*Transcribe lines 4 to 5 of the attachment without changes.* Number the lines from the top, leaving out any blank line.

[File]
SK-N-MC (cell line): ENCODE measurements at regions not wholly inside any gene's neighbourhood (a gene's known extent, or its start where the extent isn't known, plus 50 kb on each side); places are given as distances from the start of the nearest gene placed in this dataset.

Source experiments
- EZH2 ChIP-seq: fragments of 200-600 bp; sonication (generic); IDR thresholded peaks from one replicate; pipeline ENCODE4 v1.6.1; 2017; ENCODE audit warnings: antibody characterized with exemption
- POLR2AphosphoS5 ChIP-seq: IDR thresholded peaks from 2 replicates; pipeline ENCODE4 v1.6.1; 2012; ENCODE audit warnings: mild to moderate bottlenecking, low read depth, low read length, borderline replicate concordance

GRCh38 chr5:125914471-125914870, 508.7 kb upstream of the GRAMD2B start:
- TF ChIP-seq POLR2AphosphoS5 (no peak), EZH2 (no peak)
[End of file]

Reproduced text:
- POLR2AphosphoS5 ChIP-seq: IDR thresholded peaks from 2 replicates; pipeline ENCODE4 v1.6.1; 2012; ENCODE audit warnings: mild to moderate bottlenecking, low read depth, low read length, borderline replicate concordance

GRCh38 chr5:125914471-125914870, 508.7 kb upstream of the GRAMD2B start: